Inspired by the relational algebra of data processing, this paper addresses the foundations of data analytical processing from a linear algebra perspective. The paper investigates, in particular, how aggregation operations such as cross tabulations and data cubes essential to quantitative analysis of data can be expressed solely in terms of matrix multiplication, transposition and the Khatri–Rao variant of the Kronecker product. The approach offers a basis for deriving an algebraic theory of data consolidation, handling the quantitative as well as qualitative sides of data science in a natural, elegant and typed way. It also shows potential for parallel analytical processing, as the parallelization theory of such matrix operations is well acknowledged.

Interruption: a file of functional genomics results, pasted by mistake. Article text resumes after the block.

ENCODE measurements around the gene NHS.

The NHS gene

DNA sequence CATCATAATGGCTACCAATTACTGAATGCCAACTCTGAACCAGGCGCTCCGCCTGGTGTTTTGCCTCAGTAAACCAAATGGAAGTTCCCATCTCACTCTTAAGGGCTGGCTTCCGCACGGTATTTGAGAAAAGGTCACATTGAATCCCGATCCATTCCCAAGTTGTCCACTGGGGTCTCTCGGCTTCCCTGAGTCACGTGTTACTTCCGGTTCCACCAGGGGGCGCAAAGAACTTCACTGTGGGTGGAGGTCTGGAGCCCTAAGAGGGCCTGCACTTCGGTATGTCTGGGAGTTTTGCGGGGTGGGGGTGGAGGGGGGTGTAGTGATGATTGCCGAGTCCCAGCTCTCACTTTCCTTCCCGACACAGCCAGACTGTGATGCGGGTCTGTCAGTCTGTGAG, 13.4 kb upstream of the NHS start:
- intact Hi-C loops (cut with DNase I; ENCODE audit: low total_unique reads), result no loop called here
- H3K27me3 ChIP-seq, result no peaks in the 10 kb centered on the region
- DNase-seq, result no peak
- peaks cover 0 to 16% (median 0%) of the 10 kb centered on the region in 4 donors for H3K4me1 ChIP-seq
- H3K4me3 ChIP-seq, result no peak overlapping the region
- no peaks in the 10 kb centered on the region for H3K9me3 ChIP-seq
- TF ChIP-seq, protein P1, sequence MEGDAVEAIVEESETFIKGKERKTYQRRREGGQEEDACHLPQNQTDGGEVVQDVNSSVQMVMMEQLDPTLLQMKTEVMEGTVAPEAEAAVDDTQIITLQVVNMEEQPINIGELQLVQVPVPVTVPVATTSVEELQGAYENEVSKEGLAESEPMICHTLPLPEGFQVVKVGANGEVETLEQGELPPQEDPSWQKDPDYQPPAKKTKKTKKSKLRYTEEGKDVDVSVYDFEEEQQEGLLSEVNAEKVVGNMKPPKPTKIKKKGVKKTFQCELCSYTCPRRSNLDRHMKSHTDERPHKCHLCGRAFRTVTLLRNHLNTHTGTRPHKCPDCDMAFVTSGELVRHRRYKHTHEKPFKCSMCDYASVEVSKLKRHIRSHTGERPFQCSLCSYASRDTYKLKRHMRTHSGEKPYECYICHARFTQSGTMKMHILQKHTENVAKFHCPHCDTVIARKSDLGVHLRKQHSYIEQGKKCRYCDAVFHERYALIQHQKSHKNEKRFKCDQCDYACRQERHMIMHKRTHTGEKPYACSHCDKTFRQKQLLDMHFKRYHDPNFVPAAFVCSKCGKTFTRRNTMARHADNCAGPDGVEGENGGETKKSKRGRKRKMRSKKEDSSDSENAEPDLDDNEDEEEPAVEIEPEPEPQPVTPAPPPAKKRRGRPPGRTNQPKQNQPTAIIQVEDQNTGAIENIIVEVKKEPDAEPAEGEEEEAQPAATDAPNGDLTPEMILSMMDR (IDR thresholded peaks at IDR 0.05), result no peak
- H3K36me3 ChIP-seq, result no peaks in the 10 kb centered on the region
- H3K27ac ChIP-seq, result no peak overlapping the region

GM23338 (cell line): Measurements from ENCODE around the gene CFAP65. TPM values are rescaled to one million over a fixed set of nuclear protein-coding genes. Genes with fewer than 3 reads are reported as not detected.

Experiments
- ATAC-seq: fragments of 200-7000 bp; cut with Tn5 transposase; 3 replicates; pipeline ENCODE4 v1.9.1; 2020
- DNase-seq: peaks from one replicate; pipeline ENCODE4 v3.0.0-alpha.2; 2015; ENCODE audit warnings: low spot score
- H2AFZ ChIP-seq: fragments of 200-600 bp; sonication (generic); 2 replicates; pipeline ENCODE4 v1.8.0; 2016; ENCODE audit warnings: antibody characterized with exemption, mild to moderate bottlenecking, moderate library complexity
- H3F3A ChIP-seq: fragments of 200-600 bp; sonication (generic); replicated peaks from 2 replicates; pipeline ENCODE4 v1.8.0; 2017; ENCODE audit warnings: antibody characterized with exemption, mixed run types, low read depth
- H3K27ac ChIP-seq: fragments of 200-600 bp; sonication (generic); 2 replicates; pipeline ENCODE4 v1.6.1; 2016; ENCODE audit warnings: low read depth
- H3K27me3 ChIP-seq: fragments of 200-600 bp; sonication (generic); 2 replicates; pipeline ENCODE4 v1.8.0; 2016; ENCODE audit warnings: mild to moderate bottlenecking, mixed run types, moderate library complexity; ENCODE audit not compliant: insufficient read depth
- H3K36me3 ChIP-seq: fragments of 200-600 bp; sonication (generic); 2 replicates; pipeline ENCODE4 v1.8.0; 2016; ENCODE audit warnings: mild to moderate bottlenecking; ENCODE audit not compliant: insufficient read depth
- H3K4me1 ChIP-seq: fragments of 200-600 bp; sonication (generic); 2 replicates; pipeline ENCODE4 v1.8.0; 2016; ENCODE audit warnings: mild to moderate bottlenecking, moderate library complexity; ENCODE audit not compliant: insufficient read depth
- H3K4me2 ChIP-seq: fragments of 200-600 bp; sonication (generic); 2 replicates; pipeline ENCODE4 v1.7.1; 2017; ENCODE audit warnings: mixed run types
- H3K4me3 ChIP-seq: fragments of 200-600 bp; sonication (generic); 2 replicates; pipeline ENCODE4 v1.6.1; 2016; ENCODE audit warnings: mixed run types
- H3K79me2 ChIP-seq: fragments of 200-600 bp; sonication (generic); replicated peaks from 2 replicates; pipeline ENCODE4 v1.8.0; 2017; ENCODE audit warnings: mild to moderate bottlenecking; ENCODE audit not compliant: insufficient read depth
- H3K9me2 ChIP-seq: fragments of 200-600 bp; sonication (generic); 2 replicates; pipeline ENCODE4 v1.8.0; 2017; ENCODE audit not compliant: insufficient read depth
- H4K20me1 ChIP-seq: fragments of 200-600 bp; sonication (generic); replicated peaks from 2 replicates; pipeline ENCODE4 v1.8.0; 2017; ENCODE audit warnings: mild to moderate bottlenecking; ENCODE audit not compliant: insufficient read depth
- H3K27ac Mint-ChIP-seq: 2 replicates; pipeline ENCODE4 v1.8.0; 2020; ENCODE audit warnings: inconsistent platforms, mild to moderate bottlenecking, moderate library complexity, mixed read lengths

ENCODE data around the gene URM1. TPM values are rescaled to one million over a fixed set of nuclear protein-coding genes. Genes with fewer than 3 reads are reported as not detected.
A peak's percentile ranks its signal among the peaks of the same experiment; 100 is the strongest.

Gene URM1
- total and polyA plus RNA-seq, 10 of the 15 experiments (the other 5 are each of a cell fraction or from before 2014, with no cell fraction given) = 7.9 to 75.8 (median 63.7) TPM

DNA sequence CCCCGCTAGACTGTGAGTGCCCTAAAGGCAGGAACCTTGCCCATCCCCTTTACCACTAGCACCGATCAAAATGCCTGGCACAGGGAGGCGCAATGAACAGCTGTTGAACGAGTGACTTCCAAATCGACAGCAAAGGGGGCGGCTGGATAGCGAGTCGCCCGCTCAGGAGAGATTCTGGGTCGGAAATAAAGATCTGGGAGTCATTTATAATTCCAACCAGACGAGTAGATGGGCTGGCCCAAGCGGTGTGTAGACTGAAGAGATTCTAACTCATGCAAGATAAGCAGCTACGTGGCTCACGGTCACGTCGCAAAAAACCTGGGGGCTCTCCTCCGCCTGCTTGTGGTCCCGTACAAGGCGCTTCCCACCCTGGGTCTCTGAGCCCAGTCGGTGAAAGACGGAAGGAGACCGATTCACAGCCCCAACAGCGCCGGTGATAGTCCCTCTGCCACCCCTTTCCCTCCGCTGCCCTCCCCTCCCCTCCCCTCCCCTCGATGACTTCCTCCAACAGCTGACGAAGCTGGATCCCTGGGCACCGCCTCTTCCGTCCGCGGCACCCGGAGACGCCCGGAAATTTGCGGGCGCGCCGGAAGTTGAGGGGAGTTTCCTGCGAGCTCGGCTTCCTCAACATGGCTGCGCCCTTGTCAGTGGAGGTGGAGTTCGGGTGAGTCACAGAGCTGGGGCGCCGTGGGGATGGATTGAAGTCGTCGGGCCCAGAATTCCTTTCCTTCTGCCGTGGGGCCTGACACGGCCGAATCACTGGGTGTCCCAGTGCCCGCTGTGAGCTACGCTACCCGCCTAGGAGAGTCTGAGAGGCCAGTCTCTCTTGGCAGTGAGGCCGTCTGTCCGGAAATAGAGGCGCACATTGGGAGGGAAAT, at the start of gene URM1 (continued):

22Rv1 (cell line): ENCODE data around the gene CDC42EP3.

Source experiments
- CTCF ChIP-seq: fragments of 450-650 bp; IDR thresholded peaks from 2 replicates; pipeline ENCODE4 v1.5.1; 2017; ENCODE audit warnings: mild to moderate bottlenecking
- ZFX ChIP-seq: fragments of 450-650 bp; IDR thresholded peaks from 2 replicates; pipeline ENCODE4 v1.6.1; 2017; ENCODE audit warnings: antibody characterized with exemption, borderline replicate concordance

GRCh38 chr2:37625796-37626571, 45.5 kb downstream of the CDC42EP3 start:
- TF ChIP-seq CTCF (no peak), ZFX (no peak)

Device miniaturization is pointing towards tolerating imperfect hardware provided it is “good enough”. Software design theories will have to face the impact of such a trend sooner or later.
A school of thought in software design is relational: it expresses specifications as relations and derives programs from specifications using relational algebra.
This paper proposes that linear algebra be adopted as an evolution of relational algebra able to cope with the quantification of the impact of imperfect hardware on (otherwise) reliable software.
The approach is illustrated by developing a monadic calculus for component oriented software construction with a probabilistic dimension quantifying (by linear algebra) the propagation of imperfect behaviour from lower to upper layers of software systems.